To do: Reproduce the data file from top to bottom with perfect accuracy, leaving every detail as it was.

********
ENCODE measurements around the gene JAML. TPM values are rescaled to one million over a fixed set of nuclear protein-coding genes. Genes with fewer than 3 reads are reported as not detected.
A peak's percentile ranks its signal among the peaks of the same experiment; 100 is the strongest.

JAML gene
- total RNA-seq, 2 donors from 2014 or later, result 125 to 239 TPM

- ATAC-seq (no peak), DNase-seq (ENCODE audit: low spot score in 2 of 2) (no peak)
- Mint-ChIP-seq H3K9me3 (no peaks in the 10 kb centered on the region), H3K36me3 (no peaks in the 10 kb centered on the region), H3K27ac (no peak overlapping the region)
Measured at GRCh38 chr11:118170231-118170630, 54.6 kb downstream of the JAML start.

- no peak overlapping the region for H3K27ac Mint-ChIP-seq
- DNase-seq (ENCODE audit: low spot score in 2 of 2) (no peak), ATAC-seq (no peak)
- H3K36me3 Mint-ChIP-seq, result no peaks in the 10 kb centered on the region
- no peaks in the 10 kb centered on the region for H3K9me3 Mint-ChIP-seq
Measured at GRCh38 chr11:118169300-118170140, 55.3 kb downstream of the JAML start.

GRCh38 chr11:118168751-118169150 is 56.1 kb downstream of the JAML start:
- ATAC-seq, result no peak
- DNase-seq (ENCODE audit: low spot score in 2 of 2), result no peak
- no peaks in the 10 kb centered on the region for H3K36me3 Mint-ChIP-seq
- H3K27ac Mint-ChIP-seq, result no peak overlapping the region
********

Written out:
ENCODE measurements around the gene JAML. TPM values are rescaled to one million over a fixed set of nuclear protein-coding genes. Genes with fewer than 3 reads are reported as not detected.
A peak's percentile ranks its signal among the peaks of the same experiment; 100 is the strongest.

JAML gene
- total RNA-seq, 2 donors from 2014 or later, result 125 to 239 TPM

- ATAC-seq (no peak), DNase-seq (ENCODE audit: low spot score in 2 of 2) (no peak)
- Mint-ChIP-seq H3K9me3 (no peaks in the 10 kb centered on the region), H3K36me3 (no peaks in the 10 kb centered on the region), H3K27ac (no peak overlapping the region)
Measured at GRCh38 chr11:118170231-118170630, 54.6 kb downstream of the JAML start.

- no peak overlapping the region for H3K27ac Mint-ChIP-seq
- DNase-seq (ENCODE audit: low spot score in 2 of 2) (no peak), ATAC-seq (no peak)
- H3K36me3 Mint-ChIP-seq, result no peaks in the 10 kb centered on the region
- no peaks in the 10 kb centered on the region for H3K9me3 Mint-ChIP-seq
Measured at GRCh38 chr11:118169300-118170140, 55.3 kb downstream of the JAML start.

GRCh38 chr11:118168751-118169150 is 56.1 kb downstream of the JAML start:
- ATAC-seq, result no peak
- DNase-seq (ENCODE audit: low spot score in 2 of 2), result no peak
- no peaks in the 10 kb centered on the region for H3K36me3 Mint-ChIP-seq
- H3K27ac Mint-ChIP-seq, result no peak overlapping the region